In the 1st century BC, a small island of Pharmacusa (Farmakonisi) became a scene of one of the most infamous ransom extortions in history. According to Plutarch, a Roman commander Julius Caesar had to pay 50 Talents of Roman Currency to Sicilian pirates to be released. Through the next 2,000 years, rulers offered to fill rooms with gold or flotillas with silver as ransom. And even by this day, the entire cities and states can be held hostage, while governments pay millions to rescue the infrastructure. If one will need to describe the 2019 threat landscape with only a few words, "ransomware" will definitely be one of them.
The sharp rise of this menace is reshaping the entire cyber domain, filling the headlines with news about attacks against high-profile public and corporate networks. The underground community reacts by developing multidimensional structures of criminal alliances, shadow auctions, trusted groups, secretive relationships, and partnerships designed to maximize the revenue of the expanding ransomware market. These fragile unions bring together experts from all across the darkweb, who join the efforts to attack the most secure and lucrative targets.
Who are these Sicilian pirates and Pizarro conquistadors of the digital realm? Through this research series, AdvIntel offers a deep-dive into the cobweb (labyrinth) of organizational, political, and financial relationships between ransomware syndicates. By examining the stories of hacker groups and talented DarkWeb criminals, we will display how the ransomware ecosystem is becoming more complex, interconnected, and organized, while these groups themselves evolve from individual network intruders into perfectly balanced mechanisms of advanced digital crime.
REvil, MegaCortex, Truniger (TeamSnatch), Nemty, Clop, BitPyLock - these ransomware groups are different in their origin, scale, and methods; however, one thing unites them all - before encrypting the victim’s data they steal it and then threaten the victim to publish sensitive files. Today almost any ransomware note contains this “leak data” threat, and we begin to observe the ransom blackmailing as a new normal. A few months ago, however, no one within the underground community approached such an efficient scheme seriously. What has changed?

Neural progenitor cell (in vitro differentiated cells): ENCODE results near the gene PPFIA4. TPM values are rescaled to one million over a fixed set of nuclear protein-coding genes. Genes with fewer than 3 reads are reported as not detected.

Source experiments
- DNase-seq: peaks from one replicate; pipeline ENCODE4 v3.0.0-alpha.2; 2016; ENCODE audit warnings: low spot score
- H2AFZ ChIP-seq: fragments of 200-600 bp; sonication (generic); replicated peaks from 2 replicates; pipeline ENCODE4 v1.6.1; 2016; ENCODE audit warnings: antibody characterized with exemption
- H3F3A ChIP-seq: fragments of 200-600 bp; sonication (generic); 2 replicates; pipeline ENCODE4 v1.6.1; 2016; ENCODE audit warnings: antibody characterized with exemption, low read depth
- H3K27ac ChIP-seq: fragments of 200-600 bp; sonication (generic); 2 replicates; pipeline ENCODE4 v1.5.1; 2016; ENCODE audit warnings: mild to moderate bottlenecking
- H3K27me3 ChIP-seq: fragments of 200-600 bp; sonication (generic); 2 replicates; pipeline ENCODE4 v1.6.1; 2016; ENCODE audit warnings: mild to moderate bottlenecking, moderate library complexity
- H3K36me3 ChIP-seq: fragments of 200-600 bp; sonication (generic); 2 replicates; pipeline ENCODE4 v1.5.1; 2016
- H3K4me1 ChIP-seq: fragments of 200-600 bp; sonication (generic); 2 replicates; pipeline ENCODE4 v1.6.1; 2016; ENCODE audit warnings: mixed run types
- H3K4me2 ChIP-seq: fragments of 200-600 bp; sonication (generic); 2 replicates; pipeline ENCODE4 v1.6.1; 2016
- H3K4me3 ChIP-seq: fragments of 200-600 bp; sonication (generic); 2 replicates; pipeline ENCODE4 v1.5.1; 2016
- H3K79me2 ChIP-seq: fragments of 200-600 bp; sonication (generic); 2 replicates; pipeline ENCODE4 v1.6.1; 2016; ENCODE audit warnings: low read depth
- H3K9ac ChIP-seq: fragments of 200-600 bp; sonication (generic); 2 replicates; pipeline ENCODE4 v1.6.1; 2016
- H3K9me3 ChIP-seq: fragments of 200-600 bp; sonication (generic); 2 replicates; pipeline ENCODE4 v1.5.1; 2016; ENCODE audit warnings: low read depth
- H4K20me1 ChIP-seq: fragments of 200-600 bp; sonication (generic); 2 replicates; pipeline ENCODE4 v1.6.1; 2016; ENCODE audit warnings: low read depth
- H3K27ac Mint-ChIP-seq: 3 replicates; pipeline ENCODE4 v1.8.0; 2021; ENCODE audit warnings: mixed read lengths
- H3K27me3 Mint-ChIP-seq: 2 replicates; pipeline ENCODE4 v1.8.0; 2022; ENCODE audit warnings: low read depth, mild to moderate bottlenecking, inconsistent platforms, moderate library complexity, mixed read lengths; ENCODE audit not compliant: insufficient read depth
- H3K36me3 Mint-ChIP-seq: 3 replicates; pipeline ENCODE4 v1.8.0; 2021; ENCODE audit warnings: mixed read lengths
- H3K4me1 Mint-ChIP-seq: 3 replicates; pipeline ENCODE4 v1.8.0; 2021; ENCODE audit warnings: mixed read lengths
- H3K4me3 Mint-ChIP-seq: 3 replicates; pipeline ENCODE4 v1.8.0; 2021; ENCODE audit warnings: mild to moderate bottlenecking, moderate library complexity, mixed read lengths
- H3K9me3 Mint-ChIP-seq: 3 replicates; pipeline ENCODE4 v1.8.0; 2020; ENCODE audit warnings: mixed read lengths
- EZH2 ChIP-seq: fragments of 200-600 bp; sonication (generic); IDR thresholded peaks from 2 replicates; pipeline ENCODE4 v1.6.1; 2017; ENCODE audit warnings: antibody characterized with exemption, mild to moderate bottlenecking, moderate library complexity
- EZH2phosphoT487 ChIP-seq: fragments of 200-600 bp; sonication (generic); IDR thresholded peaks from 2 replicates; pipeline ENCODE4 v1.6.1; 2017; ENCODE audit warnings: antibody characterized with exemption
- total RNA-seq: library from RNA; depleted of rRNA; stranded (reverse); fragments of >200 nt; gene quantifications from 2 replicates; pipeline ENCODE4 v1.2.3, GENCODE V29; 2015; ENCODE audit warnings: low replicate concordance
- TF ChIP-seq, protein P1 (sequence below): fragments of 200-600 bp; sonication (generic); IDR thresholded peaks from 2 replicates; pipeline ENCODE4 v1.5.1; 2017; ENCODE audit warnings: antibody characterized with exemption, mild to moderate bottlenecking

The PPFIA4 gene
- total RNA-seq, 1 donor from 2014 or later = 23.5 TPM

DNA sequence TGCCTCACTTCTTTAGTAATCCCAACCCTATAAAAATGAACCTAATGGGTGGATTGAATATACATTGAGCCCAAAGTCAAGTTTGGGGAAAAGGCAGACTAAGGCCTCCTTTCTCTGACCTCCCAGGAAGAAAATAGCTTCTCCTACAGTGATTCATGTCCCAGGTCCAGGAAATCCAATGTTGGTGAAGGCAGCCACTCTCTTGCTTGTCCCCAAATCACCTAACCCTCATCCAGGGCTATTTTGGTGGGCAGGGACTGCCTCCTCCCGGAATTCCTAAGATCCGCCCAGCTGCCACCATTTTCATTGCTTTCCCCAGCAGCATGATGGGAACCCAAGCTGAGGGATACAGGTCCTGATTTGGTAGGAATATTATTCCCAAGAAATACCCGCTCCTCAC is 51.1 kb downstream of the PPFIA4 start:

In December 2019, the MAZE (Maze) ransomware group published a portion of the 120 GB of data they claimed to have stolen from a North American prominent wire and cable manufacturer after the company refused to pay a ransom.
"Represented here companies do not wish to cooperate with us, and are trying to hide our successful attack on their resources. Wait for their databases and private papers here. Follow the news!" - said the disclaimer.
This was a game-changer. The Maze team kept publishing data of high-profile companies all across the globe and from all verticals and jurisdictions. They established an entire infrastructure of publishing resources, talked to the media, and made numerous comments and remarks. Loud and aggressive, Maze rapidly caught the attention of both the tech industry and the security sector.
The precedent was set and through the next months, the new generation of ransomware leaders including REvil and Clop left the niche cluster in which the community kept them for over a decade. These new underground top-dogs meticulously investigated the reality beyond rigid code frameworks, and immediately added new layers to their criminal plans, exploiting fear, public shame, and reputational costs.
Maze pioneered this path and reshifted the entire craft of digital extortion to “ransomhack” attacks.
Maze: Social, Technical, Organizational Crime Nexus